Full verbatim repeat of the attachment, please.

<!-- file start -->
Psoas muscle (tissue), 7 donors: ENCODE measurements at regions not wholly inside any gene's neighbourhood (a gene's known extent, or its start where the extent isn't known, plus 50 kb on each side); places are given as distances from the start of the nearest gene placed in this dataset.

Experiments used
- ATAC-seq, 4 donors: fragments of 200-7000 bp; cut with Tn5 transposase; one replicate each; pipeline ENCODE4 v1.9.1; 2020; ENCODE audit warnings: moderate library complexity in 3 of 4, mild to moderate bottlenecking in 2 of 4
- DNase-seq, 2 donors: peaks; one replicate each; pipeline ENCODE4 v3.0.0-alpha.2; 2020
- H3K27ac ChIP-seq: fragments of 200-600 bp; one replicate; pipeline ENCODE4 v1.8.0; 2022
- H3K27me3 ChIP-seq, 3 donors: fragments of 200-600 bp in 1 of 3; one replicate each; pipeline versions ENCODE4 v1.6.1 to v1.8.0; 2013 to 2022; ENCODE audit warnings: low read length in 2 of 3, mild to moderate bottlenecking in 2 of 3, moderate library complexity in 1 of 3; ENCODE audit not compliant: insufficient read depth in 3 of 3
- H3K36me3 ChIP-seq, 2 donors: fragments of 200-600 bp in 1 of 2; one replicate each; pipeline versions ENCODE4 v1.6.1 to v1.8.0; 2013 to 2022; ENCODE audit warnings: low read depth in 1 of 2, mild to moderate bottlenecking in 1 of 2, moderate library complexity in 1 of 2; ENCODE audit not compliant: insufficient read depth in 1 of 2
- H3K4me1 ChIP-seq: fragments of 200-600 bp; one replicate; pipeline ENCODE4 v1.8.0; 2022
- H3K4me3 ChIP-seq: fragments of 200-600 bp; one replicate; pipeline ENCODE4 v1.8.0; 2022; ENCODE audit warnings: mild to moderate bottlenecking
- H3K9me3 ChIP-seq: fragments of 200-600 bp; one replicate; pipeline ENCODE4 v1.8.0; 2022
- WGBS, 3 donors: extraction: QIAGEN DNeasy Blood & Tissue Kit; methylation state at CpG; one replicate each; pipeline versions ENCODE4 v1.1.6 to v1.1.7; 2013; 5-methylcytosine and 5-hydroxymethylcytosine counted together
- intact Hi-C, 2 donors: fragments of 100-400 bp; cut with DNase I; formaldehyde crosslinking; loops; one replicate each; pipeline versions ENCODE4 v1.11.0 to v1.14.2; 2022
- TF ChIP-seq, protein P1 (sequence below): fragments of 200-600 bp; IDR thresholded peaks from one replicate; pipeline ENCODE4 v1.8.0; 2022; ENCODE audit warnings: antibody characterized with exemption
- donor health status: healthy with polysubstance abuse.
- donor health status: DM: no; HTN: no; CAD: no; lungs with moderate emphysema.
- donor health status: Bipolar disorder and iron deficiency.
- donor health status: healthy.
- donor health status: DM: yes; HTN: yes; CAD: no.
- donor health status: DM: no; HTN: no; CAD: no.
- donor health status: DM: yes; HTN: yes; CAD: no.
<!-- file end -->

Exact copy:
Psoas muscle (tissue), 7 donors: ENCODE measurements at regions not wholly inside any gene's neighbourhood (a gene's known extent, or its start where the extent isn't known, plus 50 kb on each side); places are given as distances from the start of the nearest gene placed in this dataset.

Experiments used
- ATAC-seq, 4 donors: fragments of 200-7000 bp; cut with Tn5 transposase; one replicate each; pipeline ENCODE4 v1.9.1; 2020; ENCODE audit warnings: moderate library complexity in 3 of 4, mild to moderate bottlenecking in 2 of 4
- DNase-seq, 2 donors: peaks; one replicate each; pipeline ENCODE4 v3.0.0-alpha.2; 2020
- H3K27ac ChIP-seq: fragments of 200-600 bp; one replicate; pipeline ENCODE4 v1.8.0; 2022
- H3K27me3 ChIP-seq, 3 donors: fragments of 200-600 bp in 1 of 3; one replicate each; pipeline versions ENCODE4 v1.6.1 to v1.8.0; 2013 to 2022; ENCODE audit warnings: low read length in 2 of 3, mild to moderate bottlenecking in 2 of 3, moderate library complexity in 1 of 3; ENCODE audit not compliant: insufficient read depth in 3 of 3
- H3K36me3 ChIP-seq, 2 donors: fragments of 200-600 bp in 1 of 2; one replicate each; pipeline versions ENCODE4 v1.6.1 to v1.8.0; 2013 to 2022; ENCODE audit warnings: low read depth in 1 of 2, mild to moderate bottlenecking in 1 of 2, moderate library complexity in 1 of 2; ENCODE audit not compliant: insufficient read depth in 1 of 2
- H3K4me1 ChIP-seq: fragments of 200-600 bp; one replicate; pipeline ENCODE4 v1.8.0; 2022
- H3K4me3 ChIP-seq: fragments of 200-600 bp; one replicate; pipeline ENCODE4 v1.8.0; 2022; ENCODE audit warnings: mild to moderate bottlenecking
- H3K9me3 ChIP-seq: fragments of 200-600 bp; one replicate; pipeline ENCODE4 v1.8.0; 2022
- WGBS, 3 donors: extraction: QIAGEN DNeasy Blood & Tissue Kit; methylation state at CpG; one replicate each; pipeline versions ENCODE4 v1.1.6 to v1.1.7; 2013; 5-methylcytosine and 5-hydroxymethylcytosine counted together
- intact Hi-C, 2 donors: fragments of 100-400 bp; cut with DNase I; formaldehyde crosslinking; loops; one replicate each; pipeline versions ENCODE4 v1.11.0 to v1.14.2; 2022
- TF ChIP-seq, protein P1 (sequence below): fragments of 200-600 bp; IDR thresholded peaks from one replicate; pipeline ENCODE4 v1.8.0; 2022; ENCODE audit warnings: antibody characterized with exemption
- donor health status: healthy with polysubstance abuse.
- donor health status: DM: no; HTN: no; CAD: no; lungs with moderate emphysema.
- donor health status: Bipolar disorder and iron deficiency.
- donor health status: healthy.
- donor health status: DM: yes; HTN: yes; CAD: no.
- donor health status: DM: no; HTN: no; CAD: no.
- donor health status: DM: yes; HTN: yes; CAD: no.